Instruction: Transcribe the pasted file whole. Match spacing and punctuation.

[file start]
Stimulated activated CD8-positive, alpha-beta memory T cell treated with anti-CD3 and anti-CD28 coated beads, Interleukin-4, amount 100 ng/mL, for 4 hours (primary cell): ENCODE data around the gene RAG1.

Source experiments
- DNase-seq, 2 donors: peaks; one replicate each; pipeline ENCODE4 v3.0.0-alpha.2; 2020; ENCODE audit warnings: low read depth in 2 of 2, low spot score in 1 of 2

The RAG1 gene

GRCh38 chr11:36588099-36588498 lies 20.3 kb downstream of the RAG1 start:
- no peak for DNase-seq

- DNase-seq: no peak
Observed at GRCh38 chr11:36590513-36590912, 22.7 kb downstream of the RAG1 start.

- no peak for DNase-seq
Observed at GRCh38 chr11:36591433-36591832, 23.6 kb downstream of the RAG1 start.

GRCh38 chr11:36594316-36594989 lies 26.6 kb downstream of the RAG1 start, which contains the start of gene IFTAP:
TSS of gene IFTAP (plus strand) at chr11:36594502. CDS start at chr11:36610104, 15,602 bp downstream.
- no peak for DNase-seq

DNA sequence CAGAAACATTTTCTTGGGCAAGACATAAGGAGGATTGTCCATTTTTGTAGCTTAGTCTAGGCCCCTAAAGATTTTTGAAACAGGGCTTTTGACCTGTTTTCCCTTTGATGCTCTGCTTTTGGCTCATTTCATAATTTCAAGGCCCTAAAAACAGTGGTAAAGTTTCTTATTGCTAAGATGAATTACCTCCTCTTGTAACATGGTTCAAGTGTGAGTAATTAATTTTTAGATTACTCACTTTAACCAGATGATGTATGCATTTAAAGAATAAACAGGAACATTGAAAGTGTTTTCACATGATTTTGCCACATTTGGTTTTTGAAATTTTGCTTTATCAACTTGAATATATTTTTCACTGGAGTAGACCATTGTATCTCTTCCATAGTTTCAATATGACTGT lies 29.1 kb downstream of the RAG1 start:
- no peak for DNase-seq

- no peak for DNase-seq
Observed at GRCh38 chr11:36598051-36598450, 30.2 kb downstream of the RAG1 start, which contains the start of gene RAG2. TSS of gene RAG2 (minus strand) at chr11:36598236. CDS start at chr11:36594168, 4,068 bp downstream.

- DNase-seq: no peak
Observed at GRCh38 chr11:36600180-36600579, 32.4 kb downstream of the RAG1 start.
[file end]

Stimulated activated CD8-positive, alpha-beta memory T cell treated with anti-CD3 and anti-CD28 coated beads, Interleukin-4, amount 100 ng/mL, for 4 hours (primary cell): ENCODE data around the gene RAG1.

Source experiments
- DNase-seq, 2 donors: peaks; one replicate each; pipeline ENCODE4 v3.0.0-alpha.2; 2020; ENCODE audit warnings: low read depth in 2 of 2, low spot score in 1 of 2

The RAG1 gene

GRCh38 chr11:36588099-36588498 lies 20.3 kb downstream of the RAG1 start:
- no peak for DNase-seq

- DNase-seq: no peak
Observed at GRCh38 chr11:36590513-36590912, 22.7 kb downstream of the RAG1 start.

- no peak for DNase-seq
Observed at GRCh38 chr11:36591433-36591832, 23.6 kb downstream of the RAG1 start.

GRCh38 chr11:36594316-36594989 lies 26.6 kb downstream of the RAG1 start, which contains the start of gene IFTAP:
TSS of gene IFTAP (plus strand) at chr11:36594502. CDS start at chr11:36610104, 15,602 bp downstream.
- no peak for DNase-seq

DNA sequence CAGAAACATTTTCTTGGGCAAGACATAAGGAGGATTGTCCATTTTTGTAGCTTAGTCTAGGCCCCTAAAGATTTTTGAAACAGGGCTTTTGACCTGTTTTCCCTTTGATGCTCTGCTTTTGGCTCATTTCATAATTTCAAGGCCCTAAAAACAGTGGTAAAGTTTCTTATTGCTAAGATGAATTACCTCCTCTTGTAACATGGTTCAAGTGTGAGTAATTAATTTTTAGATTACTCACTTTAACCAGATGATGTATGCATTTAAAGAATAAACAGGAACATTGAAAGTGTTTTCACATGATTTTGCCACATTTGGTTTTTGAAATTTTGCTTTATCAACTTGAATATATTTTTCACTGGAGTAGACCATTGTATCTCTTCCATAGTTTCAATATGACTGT lies 29.1 kb downstream of the RAG1 start:
- no peak for DNase-seq

- no peak for DNase-seq
Observed at GRCh38 chr11:36598051-36598450, 30.2 kb downstream of the RAG1 start, which contains the start of gene RAG2. TSS of gene RAG2 (minus strand) at chr11:36598236. CDS start at chr11:36594168, 4,068 bp downstream.

- DNase-seq: no peak
Observed at GRCh38 chr11:36600180-36600579, 32.4 kb downstream of the RAG1 start.